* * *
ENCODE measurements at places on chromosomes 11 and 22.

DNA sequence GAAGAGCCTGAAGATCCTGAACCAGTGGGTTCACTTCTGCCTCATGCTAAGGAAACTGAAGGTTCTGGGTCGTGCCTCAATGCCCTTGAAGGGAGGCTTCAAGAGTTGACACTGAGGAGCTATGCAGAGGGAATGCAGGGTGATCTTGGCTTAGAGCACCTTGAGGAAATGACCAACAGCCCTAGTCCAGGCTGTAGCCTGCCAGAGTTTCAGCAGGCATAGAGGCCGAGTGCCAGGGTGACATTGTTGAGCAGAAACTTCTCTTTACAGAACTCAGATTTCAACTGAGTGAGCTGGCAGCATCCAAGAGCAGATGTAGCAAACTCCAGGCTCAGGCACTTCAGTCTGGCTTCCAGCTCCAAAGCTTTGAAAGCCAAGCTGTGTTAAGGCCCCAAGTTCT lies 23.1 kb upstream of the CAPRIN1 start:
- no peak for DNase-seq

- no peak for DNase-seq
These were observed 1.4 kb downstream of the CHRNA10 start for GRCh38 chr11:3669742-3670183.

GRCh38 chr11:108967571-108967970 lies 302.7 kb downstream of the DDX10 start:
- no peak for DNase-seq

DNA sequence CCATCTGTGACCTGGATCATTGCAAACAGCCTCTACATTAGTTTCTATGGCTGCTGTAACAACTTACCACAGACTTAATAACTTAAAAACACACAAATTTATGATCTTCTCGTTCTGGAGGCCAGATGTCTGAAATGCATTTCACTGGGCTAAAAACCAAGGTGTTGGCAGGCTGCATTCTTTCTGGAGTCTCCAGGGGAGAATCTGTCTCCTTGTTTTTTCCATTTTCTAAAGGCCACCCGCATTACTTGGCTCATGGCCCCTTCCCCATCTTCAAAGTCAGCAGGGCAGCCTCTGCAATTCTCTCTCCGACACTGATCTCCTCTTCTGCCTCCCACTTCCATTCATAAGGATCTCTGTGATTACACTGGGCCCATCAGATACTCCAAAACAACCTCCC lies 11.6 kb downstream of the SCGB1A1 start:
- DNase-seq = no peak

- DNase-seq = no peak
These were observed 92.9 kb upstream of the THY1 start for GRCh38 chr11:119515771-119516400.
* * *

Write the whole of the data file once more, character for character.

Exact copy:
ENCODE measurements at places on chromosomes 11 and 22.

DNA sequence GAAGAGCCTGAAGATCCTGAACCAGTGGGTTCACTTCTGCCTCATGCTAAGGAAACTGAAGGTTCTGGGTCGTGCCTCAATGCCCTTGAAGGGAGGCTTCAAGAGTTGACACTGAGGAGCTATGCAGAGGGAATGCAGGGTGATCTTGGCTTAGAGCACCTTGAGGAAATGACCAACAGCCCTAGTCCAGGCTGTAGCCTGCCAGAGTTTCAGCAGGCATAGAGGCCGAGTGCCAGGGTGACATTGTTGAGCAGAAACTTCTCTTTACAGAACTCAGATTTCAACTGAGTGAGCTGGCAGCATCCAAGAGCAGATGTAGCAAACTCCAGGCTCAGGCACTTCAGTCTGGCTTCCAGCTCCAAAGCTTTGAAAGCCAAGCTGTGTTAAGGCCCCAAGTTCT lies 23.1 kb upstream of the CAPRIN1 start:
- no peak for DNase-seq

- no peak for DNase-seq
These were observed 1.4 kb downstream of the CHRNA10 start for GRCh38 chr11:3669742-3670183.

GRCh38 chr11:108967571-108967970 lies 302.7 kb downstream of the DDX10 start:
- no peak for DNase-seq

DNA sequence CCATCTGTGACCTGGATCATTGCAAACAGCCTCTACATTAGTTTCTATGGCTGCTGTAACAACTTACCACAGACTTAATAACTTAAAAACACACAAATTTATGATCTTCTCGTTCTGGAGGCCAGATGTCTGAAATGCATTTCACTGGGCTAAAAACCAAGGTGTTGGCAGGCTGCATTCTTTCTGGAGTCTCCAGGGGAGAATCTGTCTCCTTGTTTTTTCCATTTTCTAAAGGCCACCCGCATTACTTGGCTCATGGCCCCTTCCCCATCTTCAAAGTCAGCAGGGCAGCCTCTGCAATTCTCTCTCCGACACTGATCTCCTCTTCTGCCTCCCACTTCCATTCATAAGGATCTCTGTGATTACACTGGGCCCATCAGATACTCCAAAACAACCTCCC lies 11.6 kb downstream of the SCGB1A1 start:
- DNase-seq = no peak

- DNase-seq = no peak
These were observed 92.9 kb upstream of the THY1 start for GRCh38 chr11:119515771-119516400.